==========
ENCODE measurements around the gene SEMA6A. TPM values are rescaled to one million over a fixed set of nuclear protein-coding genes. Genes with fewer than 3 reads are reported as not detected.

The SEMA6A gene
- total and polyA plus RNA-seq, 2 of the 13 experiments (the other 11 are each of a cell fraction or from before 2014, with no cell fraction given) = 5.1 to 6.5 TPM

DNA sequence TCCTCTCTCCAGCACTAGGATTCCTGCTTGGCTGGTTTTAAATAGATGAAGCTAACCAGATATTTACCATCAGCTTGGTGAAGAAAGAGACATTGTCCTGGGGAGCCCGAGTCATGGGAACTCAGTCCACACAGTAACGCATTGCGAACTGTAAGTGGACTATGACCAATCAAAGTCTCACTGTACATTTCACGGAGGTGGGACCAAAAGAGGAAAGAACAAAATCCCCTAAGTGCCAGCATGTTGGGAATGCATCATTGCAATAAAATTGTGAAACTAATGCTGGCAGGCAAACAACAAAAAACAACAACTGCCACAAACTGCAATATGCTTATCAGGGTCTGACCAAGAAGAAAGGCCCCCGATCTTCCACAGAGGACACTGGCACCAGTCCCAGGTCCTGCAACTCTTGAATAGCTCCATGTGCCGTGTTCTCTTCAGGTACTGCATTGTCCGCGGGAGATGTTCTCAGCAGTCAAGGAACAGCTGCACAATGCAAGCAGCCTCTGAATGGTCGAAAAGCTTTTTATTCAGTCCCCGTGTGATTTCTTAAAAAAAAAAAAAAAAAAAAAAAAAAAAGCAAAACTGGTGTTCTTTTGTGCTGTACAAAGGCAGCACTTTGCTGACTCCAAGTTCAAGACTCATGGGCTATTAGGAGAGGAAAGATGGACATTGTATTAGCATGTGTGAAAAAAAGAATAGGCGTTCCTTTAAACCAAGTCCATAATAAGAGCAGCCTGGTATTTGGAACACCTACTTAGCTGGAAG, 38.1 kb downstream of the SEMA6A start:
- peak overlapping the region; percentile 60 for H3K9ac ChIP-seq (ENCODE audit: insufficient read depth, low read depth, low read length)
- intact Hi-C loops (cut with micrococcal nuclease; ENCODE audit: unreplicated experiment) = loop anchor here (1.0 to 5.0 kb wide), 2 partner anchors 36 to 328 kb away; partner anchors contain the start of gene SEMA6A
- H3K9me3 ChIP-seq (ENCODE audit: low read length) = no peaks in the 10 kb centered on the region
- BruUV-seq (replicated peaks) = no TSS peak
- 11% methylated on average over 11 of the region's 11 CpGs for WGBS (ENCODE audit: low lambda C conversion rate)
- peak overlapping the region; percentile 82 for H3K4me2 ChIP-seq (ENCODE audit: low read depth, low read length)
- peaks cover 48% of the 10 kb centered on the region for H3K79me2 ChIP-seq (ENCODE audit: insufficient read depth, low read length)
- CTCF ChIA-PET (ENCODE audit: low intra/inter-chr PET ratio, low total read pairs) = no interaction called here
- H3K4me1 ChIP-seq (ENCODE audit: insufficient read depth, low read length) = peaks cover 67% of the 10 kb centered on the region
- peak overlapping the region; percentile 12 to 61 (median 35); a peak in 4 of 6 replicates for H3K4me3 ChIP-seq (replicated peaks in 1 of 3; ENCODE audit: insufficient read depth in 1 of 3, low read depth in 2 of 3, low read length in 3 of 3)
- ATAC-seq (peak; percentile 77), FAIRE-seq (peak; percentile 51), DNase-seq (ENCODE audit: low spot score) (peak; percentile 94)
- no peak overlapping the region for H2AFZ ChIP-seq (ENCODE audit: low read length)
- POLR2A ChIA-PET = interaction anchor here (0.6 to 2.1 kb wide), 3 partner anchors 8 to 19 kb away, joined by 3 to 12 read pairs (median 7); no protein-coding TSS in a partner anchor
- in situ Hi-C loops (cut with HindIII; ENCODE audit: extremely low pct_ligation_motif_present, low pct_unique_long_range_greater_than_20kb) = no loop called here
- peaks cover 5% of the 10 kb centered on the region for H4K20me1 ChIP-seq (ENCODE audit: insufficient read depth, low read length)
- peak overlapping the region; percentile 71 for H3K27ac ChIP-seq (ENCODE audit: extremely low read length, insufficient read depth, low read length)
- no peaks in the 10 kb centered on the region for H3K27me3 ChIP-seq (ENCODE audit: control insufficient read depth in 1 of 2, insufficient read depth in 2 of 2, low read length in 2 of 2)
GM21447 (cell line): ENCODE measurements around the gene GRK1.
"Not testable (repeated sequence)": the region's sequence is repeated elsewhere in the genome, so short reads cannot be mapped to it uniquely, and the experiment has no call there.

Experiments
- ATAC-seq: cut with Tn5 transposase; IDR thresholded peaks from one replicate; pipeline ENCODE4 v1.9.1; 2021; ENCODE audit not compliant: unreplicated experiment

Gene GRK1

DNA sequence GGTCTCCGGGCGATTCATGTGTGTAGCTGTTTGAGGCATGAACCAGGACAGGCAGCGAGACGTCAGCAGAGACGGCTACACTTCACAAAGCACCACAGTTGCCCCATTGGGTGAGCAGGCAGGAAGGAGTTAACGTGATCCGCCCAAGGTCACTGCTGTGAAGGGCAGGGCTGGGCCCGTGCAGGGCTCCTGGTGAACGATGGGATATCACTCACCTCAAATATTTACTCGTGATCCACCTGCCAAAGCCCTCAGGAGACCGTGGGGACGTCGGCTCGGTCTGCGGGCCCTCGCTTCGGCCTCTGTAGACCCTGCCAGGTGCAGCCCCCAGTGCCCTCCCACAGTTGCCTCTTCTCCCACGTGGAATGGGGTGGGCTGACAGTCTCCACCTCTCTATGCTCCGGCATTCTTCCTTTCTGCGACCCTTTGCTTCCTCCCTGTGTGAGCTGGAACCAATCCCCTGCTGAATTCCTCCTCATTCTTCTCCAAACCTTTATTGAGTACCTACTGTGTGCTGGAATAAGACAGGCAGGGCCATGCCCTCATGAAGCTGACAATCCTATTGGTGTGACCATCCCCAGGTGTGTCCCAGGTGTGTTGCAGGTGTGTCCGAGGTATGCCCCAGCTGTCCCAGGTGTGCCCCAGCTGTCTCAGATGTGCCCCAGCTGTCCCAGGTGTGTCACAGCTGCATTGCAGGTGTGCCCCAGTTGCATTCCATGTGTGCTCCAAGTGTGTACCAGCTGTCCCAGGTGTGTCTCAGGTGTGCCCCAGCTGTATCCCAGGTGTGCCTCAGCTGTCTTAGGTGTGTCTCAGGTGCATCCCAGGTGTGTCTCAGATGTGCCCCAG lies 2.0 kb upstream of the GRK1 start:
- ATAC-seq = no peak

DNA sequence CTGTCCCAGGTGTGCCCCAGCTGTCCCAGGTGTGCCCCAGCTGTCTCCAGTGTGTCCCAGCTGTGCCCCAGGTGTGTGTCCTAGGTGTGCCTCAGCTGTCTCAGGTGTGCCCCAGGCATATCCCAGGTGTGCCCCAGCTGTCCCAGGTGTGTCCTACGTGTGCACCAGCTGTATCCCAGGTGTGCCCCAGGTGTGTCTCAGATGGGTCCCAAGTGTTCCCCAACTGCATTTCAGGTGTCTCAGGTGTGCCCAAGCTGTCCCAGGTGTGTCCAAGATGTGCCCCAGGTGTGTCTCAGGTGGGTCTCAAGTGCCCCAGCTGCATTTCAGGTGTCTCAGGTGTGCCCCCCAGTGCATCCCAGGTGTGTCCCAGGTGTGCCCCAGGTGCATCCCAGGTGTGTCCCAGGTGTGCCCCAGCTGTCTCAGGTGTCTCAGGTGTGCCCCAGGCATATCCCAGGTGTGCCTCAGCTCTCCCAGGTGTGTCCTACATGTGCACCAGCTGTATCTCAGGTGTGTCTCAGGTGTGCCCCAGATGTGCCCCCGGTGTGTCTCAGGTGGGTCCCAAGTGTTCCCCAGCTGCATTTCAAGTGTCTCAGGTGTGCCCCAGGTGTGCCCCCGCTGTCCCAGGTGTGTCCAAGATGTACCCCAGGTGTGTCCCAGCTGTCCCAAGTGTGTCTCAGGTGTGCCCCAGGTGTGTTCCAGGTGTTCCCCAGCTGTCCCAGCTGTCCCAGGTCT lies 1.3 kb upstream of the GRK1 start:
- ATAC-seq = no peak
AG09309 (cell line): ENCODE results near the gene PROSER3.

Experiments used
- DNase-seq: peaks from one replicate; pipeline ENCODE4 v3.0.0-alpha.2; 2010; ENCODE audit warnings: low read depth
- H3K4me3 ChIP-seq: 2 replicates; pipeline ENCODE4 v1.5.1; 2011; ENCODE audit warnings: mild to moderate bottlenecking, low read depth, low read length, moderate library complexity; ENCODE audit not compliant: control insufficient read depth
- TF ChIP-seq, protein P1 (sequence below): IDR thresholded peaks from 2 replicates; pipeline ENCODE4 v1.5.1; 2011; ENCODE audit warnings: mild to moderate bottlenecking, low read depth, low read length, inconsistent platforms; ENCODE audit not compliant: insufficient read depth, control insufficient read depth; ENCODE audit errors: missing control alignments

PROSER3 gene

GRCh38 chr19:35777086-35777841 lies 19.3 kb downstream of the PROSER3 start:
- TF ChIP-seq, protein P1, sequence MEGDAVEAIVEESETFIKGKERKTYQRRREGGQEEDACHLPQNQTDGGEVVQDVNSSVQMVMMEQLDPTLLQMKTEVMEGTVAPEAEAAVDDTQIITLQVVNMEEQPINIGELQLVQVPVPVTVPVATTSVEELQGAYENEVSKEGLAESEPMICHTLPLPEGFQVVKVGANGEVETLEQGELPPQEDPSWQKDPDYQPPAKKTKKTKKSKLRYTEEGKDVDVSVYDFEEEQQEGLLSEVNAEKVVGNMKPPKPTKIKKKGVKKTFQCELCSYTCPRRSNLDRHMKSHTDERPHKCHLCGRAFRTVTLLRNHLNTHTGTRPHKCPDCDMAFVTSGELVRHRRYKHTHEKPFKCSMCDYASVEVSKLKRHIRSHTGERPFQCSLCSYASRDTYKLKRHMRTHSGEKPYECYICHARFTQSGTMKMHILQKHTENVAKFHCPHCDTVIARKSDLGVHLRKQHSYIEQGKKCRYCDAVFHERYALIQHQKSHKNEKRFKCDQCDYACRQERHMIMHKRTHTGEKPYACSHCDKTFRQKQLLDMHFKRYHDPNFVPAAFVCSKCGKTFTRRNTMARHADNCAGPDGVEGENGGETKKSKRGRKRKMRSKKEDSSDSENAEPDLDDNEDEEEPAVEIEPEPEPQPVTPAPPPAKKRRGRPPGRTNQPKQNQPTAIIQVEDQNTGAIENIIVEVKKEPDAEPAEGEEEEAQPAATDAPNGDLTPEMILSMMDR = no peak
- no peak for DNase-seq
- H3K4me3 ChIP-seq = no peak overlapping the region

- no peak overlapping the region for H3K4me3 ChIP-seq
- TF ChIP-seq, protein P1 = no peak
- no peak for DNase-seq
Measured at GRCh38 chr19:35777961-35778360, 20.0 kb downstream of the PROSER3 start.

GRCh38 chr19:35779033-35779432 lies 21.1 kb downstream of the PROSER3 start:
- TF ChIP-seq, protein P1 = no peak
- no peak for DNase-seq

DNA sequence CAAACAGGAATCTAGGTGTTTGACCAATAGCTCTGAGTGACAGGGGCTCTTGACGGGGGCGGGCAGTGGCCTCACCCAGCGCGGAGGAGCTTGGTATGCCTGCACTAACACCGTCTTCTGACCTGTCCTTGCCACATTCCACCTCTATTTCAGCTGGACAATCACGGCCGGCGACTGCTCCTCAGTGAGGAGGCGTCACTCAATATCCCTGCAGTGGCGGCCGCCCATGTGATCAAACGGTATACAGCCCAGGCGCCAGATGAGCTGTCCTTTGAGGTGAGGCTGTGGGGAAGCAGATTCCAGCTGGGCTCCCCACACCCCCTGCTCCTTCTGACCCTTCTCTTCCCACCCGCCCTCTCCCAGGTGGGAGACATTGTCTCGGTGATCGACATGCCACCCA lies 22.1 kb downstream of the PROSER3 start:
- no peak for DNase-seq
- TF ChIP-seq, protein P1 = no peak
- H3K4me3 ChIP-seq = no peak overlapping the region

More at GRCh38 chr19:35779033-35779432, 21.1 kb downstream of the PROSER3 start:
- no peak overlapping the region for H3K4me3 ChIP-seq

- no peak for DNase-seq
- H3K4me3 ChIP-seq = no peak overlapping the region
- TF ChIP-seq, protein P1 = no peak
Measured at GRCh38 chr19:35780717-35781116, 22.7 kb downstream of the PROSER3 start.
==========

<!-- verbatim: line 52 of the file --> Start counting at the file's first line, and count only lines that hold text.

More at GRCh38 chr19:35779033-35779432, 21.1 kb downstream of the PROSER3 start: